Philosophies are hard to argue against; beliefs based on the indefensible grasping of mind-numbingly stupid ideas cannot be changed through the application of logic. If such change were possible, I suspect evangelical Christianity would have long since disappeared from the face of the earth. But there I go again, throwing matches on my incendiary bigotry. I should not be so judgmental about religion. I have no argument with the majority of the underlying principles upon which human decency are based; it’s just the quackery used to justify the principles. Resurrection. Transforming water into wine. Miracles. Epic floods and snakes and forbidden fruit. Comic books frequently are more believable than the swill embraced as the word of the Lord. Ach! I’m doing it again, am I not? I just cannot abide the idea that magic has any place in human philosophies. But perfectly rational, reasonable, decent, intelligent people accept on “faith” that the impossible is or has been a common occurrence for millennia. I’ve gotten better over the years; better at hiding my smirking mockery and skepticism. What I’ve not gotten better at is withholding my snide judgments. I’m still working on it. If I have any hope of being a genuinely good person, I have to figure out a way of accepting even the unacceptable, believing he unbelievable, or tolerating the intolerable. Hmm. It’s not working for me, is it?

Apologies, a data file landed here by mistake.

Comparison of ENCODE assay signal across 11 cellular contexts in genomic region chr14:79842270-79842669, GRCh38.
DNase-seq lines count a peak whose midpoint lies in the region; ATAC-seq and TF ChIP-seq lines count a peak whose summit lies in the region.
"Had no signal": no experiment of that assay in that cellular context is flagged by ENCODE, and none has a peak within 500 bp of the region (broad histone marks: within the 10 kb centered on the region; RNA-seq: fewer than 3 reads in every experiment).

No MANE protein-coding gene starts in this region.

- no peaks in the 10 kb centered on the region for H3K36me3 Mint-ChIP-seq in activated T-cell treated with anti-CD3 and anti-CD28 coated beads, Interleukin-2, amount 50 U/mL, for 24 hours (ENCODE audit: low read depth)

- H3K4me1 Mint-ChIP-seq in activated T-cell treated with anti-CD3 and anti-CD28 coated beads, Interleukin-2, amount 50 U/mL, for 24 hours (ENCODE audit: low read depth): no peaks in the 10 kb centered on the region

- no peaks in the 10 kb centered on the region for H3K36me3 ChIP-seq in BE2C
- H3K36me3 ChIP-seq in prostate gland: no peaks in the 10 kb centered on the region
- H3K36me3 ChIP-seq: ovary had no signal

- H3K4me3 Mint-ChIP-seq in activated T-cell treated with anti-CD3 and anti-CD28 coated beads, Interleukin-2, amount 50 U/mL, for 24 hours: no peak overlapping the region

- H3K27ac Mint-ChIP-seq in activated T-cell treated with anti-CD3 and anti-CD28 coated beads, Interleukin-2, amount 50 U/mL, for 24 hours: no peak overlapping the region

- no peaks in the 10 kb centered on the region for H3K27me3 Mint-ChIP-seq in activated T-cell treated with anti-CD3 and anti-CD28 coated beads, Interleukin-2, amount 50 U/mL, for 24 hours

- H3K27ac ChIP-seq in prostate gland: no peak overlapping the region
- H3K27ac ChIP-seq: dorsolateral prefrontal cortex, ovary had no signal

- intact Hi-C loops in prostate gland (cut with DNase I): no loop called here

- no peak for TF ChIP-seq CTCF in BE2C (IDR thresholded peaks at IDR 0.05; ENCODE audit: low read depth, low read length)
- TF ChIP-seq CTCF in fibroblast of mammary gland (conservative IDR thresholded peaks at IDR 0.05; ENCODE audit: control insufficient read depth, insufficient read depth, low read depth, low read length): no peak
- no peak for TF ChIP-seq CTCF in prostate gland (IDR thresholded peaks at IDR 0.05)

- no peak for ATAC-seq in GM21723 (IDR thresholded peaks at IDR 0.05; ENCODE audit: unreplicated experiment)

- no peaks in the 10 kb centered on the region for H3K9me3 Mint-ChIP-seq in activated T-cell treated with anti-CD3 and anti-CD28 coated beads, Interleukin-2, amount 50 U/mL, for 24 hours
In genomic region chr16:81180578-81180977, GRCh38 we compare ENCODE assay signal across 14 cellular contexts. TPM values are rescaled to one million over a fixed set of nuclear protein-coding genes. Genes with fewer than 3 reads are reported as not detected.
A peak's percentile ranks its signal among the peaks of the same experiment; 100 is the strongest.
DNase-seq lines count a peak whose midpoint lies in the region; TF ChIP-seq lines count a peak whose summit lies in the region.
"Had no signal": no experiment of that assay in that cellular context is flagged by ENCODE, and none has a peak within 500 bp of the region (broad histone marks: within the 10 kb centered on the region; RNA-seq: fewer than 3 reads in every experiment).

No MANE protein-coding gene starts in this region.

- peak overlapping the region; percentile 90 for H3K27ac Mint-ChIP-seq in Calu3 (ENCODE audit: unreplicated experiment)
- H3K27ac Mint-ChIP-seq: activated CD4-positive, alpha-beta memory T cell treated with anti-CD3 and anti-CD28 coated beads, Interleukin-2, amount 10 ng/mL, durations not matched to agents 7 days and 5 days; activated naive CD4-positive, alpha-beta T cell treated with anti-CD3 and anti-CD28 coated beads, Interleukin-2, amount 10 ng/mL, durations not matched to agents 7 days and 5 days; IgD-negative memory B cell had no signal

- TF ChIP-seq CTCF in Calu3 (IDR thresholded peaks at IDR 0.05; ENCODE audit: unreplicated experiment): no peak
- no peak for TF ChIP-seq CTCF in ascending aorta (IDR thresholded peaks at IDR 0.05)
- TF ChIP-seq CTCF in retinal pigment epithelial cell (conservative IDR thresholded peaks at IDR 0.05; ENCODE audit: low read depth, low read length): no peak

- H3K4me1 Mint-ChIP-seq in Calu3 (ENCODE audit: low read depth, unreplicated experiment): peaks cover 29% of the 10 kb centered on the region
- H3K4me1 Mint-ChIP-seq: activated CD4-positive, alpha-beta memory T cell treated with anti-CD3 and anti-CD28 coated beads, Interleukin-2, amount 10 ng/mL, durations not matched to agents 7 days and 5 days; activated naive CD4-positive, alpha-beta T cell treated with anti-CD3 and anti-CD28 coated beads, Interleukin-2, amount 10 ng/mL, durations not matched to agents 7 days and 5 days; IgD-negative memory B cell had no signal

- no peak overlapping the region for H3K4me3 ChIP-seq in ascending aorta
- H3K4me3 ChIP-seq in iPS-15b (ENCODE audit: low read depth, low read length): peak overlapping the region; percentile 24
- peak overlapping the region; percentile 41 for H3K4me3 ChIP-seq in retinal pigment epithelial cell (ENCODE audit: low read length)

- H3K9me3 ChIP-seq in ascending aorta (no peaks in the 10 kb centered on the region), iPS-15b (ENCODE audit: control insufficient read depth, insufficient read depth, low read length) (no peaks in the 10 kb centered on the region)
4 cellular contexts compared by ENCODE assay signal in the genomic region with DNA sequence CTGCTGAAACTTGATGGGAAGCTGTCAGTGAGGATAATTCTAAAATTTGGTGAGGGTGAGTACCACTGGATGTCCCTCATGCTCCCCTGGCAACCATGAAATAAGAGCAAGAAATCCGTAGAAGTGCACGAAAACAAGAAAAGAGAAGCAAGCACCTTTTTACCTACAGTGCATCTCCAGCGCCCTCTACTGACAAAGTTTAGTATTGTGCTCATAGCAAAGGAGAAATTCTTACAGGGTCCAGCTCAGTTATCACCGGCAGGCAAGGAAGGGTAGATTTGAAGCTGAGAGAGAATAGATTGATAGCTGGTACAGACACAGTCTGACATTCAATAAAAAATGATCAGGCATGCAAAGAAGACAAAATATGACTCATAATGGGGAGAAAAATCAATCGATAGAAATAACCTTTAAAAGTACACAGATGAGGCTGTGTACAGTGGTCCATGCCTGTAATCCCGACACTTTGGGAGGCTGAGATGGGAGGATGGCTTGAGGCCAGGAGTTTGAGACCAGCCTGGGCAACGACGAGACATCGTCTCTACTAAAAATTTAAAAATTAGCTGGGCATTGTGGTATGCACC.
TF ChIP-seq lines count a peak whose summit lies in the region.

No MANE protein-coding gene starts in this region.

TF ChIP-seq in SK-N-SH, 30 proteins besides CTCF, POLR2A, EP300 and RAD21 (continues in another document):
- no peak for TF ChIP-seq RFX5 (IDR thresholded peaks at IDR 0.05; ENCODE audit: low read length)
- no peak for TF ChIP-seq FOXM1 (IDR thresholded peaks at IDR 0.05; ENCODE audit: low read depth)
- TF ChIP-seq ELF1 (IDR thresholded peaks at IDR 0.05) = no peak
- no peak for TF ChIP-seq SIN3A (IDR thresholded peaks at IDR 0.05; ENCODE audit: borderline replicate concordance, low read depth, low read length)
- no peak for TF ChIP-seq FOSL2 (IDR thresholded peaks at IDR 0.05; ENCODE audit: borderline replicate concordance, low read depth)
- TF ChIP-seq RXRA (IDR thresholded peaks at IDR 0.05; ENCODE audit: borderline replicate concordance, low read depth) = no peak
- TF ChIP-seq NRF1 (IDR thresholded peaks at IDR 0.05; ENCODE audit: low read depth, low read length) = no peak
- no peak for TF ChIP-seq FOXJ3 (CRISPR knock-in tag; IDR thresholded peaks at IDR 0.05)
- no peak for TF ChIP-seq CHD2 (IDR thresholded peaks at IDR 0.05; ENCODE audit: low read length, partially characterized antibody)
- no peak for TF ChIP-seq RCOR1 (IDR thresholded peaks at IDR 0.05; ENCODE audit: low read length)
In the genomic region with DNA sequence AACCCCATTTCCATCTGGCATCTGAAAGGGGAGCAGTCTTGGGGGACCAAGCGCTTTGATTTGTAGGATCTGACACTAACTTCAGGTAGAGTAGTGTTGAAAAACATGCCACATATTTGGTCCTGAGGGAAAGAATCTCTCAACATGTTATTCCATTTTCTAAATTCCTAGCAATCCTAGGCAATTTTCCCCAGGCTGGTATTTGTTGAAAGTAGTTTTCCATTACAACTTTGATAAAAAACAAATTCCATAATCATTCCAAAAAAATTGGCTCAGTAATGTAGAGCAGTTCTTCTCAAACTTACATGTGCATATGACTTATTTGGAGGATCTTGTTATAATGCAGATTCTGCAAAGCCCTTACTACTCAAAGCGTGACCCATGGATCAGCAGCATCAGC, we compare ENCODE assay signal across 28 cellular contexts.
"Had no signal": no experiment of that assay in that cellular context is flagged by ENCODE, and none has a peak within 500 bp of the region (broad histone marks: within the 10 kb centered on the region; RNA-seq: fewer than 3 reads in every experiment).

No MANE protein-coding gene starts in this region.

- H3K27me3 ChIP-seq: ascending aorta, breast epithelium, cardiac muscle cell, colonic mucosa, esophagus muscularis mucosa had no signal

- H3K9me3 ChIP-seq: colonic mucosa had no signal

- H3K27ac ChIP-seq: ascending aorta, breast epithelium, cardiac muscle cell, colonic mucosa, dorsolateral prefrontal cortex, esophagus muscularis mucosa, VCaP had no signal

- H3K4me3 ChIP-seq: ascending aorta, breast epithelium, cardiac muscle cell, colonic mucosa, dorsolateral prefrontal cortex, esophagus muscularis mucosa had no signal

It’s odd, I think, that I feel like I know some people I’ve never met better than others with whom I’ve spent many hours (or, collectively, days or weeks or months). It boils down to the level of comfort one has with someone else. How a remarkably significant level of comfort can develop without ever having laid eyes on another person or spoken to them or otherwise engaged, except by way of the written work is extraordinary. Now THAT is a bit of magic; far more so than the story of forty days and nights of epic rain and the ark awash in animal pairs. Why, I wonder, am I so insistent on flogging religion and its thousands of faults?
The same question, but in a different context, haunts me as I try to understand the absence of childhood memories. Are there long, empty stretches of time from my childhood that I’ve blotted out for reasons I do not understand? Was I privy to conversations between family members that revealed I was unwanted? Did I inadvertently learn that I was traded by my real parents for a bushel of papayas? Was I purchased on a lay-a-way plan, rather than born to the people I’ve always considered my parents? Am I actually the world’s first low-functioning clone? How can all these questions come out of the same head as the ideas for ceramic mask art?
All right. I’ll stop now and wait for my opportunity to engage in a wonderful conversation I did not even know, and month and change ago, awaited me.